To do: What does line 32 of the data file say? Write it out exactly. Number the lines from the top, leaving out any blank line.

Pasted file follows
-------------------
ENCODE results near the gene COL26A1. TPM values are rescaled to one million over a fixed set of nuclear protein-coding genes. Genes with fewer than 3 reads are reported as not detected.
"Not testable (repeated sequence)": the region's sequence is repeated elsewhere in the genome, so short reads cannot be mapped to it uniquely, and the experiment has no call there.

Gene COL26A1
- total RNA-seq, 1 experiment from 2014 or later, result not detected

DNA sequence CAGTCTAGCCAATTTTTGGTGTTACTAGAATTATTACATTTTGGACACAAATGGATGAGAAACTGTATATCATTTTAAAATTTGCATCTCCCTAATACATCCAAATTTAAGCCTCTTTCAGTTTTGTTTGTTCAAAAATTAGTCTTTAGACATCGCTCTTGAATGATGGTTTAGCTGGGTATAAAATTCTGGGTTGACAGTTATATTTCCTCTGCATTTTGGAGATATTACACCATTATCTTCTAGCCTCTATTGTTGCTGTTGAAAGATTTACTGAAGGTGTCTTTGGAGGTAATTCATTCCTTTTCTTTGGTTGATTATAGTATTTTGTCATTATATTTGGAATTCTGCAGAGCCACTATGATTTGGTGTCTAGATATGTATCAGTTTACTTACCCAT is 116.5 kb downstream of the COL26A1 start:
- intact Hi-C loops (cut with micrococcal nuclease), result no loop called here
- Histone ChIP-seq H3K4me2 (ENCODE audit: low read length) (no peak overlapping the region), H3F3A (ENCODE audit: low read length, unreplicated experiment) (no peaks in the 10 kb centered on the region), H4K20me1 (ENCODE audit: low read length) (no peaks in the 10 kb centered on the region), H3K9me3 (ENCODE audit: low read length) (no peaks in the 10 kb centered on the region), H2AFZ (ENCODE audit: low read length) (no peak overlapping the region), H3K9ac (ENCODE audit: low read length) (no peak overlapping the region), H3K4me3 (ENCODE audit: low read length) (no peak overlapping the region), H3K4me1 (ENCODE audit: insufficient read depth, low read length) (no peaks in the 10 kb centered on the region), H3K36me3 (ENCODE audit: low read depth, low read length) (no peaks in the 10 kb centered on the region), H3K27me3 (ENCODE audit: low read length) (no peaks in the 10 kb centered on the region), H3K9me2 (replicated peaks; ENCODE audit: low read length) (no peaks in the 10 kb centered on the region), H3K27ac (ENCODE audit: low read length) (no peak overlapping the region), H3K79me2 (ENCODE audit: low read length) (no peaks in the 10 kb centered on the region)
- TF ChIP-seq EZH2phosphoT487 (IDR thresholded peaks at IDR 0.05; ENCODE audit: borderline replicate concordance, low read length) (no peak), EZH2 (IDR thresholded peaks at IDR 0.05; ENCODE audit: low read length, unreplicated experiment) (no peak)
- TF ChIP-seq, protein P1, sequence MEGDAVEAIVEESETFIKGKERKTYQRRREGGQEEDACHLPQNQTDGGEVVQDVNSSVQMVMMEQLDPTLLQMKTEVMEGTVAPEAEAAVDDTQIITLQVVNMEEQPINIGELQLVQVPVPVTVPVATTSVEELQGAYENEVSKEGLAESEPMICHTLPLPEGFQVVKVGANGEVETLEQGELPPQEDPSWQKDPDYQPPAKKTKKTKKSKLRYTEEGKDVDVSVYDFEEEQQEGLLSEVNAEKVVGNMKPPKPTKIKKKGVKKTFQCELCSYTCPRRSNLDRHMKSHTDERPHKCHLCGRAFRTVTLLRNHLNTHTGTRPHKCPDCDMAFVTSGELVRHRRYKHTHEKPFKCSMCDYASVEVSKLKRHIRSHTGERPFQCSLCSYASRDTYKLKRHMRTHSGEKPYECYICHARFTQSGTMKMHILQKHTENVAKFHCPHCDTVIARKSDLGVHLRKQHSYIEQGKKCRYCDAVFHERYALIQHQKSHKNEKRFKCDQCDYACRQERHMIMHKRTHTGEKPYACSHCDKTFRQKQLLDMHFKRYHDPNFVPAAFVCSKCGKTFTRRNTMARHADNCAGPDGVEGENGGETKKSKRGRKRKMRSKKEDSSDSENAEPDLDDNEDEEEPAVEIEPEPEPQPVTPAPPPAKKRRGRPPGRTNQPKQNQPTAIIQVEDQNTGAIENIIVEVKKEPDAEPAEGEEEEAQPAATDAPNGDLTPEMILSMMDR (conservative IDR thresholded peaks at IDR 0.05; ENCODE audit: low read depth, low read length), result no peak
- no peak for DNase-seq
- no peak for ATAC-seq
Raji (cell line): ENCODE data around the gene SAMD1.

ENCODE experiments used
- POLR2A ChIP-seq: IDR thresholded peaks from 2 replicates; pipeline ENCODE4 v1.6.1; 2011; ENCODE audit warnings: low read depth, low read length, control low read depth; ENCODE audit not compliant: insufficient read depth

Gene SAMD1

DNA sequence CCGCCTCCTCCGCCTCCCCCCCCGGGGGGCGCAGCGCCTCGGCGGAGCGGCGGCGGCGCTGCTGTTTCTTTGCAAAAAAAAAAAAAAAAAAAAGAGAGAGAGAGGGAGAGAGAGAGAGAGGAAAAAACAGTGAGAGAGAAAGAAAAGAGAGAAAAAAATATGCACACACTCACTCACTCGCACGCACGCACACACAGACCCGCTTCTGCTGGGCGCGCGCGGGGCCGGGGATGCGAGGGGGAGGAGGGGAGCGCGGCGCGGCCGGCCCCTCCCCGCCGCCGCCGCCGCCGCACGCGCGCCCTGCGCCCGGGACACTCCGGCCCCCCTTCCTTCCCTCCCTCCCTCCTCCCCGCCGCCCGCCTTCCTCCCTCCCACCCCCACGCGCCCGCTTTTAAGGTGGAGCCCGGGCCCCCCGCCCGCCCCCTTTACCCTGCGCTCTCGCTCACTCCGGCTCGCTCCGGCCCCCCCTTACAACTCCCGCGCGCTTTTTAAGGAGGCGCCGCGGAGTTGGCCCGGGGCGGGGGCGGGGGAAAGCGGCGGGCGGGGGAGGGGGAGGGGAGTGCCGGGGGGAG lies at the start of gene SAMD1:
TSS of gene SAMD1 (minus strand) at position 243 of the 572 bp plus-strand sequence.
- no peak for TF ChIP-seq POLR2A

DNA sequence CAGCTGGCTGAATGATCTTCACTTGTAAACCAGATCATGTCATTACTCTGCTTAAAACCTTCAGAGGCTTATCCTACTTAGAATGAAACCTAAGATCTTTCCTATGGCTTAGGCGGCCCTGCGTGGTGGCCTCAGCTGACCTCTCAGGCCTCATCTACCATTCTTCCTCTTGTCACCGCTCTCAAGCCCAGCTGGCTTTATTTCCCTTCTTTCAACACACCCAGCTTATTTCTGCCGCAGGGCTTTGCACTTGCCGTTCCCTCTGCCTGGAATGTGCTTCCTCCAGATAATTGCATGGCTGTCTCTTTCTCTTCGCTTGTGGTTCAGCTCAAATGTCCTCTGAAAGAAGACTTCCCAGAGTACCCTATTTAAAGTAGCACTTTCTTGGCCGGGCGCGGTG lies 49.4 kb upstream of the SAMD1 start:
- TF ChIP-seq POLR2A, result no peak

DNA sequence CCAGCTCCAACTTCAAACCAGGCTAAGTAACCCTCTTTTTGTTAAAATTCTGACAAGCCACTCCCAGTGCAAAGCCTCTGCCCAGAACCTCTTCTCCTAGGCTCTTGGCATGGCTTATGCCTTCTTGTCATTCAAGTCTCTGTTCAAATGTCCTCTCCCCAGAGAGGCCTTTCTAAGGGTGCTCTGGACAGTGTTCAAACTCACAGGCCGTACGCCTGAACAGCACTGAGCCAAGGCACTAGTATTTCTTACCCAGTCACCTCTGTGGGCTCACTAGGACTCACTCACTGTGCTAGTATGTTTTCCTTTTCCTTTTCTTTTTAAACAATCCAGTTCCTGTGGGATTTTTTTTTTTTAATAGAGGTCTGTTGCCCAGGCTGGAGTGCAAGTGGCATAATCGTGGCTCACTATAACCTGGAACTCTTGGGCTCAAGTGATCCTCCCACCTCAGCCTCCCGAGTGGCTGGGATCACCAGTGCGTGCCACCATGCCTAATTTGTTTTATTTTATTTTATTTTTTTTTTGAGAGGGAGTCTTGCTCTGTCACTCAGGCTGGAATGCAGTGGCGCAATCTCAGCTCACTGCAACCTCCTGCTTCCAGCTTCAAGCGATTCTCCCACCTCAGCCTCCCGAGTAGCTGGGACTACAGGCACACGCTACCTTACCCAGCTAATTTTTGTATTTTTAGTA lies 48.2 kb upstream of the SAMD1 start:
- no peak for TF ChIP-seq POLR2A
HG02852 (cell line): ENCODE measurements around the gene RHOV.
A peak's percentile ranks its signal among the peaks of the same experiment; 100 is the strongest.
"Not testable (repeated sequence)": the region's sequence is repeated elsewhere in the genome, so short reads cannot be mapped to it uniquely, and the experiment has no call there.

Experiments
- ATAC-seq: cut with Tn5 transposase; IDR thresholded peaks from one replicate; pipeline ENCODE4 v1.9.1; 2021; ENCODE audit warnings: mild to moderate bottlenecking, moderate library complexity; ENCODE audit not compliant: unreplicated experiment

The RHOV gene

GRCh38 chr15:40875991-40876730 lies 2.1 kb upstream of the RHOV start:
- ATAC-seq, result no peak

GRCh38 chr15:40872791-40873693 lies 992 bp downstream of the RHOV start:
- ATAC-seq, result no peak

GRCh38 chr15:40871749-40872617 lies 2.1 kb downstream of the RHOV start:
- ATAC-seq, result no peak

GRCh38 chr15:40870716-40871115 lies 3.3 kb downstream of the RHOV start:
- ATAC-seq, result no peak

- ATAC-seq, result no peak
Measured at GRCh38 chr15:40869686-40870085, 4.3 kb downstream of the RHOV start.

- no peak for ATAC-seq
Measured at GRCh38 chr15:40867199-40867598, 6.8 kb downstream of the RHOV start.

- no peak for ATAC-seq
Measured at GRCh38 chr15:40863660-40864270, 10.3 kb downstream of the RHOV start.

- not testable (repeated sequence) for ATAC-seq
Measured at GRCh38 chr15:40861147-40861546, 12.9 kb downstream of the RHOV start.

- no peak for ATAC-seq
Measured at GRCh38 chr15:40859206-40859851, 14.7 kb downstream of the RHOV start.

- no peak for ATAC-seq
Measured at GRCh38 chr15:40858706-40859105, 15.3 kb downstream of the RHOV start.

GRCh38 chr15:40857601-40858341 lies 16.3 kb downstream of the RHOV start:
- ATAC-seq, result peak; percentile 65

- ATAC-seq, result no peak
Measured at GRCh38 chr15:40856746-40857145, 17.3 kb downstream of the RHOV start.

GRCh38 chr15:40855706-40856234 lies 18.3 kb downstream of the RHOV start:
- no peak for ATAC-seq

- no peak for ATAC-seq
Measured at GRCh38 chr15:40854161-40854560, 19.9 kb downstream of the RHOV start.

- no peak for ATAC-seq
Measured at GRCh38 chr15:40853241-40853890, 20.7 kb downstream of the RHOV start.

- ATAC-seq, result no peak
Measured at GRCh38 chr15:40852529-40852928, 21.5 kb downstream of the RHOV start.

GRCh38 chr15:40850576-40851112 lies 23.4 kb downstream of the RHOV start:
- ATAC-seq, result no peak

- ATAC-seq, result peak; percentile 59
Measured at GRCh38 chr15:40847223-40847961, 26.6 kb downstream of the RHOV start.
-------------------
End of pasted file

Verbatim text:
- ATAC-seq, result no peak